can be obtained by elementwise multiplication of and with the mask .2.1 Dropout as bagging
Dropout training is similar to bagging (Breiman, 1994) and related ensemble methods (Opitz and Maclin, 1999). Bagging is an ensemble learning technique in which a set of models are trained on different subsets of the same dataset. At test time, the predictions of each of the models are averaged together. The ensemble predictions formed by voting in this manner tend to generalize better than the predictions of the individual models.
Dropout training differs from bagging in three ways:

All of the models share parameters. This means that they are no longer really trained on separate subsets of the dataset, and much of what we know about bagging may not apply.

Training stops when the ensemble starts to overfit. There is no guarantee that the individual models will be trained to convergence. In fact, typically, the vast majority of subnetworks are never trained for even one gradient step.

Because there are too many models to average together explicitly, dropout averages them together with a fast approximation. This approximation is to the geometric mean, rather than the arithmetic mean.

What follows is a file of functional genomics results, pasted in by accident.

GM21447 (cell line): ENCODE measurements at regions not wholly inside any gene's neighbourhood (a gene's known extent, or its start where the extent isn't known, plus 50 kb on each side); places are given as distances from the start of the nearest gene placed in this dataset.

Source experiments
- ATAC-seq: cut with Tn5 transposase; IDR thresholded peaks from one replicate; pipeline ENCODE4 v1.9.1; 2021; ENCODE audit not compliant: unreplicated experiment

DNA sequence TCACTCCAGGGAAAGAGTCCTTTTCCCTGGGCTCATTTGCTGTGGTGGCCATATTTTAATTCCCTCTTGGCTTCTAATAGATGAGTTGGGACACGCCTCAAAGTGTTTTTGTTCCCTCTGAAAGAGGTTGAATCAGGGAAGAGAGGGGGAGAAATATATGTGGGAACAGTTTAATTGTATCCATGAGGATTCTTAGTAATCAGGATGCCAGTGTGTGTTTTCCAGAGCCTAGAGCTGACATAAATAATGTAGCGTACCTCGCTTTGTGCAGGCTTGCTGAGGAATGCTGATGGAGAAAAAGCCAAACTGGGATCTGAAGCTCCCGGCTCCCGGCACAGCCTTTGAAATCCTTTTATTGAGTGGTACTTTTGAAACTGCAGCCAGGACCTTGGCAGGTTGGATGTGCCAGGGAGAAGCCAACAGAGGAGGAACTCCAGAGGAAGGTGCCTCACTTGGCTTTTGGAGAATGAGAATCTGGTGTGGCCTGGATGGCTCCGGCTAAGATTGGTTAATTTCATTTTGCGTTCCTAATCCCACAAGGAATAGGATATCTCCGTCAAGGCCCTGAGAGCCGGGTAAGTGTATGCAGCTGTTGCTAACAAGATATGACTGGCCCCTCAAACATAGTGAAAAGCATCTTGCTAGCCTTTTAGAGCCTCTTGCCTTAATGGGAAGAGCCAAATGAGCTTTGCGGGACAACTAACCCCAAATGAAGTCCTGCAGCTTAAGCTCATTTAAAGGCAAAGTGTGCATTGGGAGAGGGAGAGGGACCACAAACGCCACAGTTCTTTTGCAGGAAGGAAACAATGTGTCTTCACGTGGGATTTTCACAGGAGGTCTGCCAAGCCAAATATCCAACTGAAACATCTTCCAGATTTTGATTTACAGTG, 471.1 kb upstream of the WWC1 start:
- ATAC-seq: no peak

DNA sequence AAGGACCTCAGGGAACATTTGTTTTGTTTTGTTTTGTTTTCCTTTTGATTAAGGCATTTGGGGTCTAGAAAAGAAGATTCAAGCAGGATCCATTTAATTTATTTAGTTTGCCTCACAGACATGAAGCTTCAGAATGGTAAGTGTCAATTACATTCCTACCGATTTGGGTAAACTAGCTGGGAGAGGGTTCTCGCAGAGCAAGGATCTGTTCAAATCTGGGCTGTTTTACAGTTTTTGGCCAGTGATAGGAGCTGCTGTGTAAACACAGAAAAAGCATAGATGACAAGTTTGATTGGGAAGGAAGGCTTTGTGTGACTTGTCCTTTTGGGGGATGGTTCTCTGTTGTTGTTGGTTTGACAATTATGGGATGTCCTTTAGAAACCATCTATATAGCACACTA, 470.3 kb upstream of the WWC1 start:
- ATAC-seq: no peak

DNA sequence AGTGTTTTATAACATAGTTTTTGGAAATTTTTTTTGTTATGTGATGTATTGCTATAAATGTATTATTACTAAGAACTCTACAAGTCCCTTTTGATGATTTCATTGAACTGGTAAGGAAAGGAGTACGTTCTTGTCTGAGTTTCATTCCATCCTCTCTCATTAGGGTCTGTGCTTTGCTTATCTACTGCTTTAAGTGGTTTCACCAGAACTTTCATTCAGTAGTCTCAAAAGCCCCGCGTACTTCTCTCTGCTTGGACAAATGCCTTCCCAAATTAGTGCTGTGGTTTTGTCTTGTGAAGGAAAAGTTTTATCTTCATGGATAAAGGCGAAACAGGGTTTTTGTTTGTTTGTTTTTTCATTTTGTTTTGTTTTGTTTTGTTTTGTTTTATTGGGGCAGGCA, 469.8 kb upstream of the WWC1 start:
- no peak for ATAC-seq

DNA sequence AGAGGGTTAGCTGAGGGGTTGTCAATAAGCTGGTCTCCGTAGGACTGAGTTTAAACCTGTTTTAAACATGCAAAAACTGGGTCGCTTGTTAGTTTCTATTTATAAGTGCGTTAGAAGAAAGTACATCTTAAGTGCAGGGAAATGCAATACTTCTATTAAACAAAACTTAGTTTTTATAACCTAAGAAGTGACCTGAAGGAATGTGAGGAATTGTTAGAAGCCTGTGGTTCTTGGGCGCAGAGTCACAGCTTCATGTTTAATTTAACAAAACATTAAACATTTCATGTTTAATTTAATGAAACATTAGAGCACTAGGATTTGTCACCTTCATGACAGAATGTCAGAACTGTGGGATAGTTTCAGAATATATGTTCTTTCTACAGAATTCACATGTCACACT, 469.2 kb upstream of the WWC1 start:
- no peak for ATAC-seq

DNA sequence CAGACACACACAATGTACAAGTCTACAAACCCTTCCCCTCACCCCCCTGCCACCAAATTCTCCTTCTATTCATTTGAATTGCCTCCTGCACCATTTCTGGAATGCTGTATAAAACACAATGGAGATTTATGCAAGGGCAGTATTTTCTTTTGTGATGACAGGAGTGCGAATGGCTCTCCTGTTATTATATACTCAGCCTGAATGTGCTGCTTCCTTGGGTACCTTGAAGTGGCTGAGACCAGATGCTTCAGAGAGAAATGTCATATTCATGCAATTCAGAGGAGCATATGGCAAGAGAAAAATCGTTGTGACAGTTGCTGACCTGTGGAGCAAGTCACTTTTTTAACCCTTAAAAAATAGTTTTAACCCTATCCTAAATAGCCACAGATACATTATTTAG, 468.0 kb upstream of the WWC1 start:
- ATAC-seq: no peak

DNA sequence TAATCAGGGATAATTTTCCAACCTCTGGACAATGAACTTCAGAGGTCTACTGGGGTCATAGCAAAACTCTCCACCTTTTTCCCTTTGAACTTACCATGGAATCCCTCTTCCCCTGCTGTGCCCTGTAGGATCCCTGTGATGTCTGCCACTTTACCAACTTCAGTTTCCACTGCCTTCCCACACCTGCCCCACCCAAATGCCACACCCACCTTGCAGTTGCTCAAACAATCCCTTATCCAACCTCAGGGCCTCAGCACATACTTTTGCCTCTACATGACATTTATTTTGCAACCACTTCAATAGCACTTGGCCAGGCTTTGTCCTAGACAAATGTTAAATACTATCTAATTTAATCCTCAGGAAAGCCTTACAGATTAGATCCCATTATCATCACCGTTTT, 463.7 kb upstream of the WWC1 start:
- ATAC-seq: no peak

2.2 Approximate model averaging
The functional form of the model becomes important when it comes time for the ensemble to make a prediction by averaging together all the subnetworks’ predictions. When , the predictive distribution defined by renormalizing the geometric mean of over is simply given by . This is also true for sigmoid output units, which are special cases of the softmax. This result holds exactly in the case of a single layer softmax model (Hinton et al., 2012) or an MLP with no nonlinearity applied to each unit (Goodfellow et al., 2013a)
. Previous work on dropout applies the same scheme in deep architectures with hidden units that have nonlinearities, such as rectified linear units, where the
method is only an approximation to the geometric mean. The approximation has been characterized mathematically for linear and sigmoid networks (Baldi and Sadowski, 2013; Wager et al., 2013), but seems to perform especially well in practice for nonlinear networks with piecewise linear activation functions (Srivastava, 2013; Goodfellow et al., 2013a).3 Experimental setup
Our initial investigations employed rectifier networks with 2 hidden layers and 10 hidden units per layer, and a single logistic sigmoid output unit. We applied this class of networks to six binary classification problems derived from popular multiclass benchmarks, simplified in this fashion in order to allow for much simpler architectures to effectively solve the task, as well as a synthetic task of our own design.
Specifically, we chose four binary subtasks from the MNIST handwritten digit database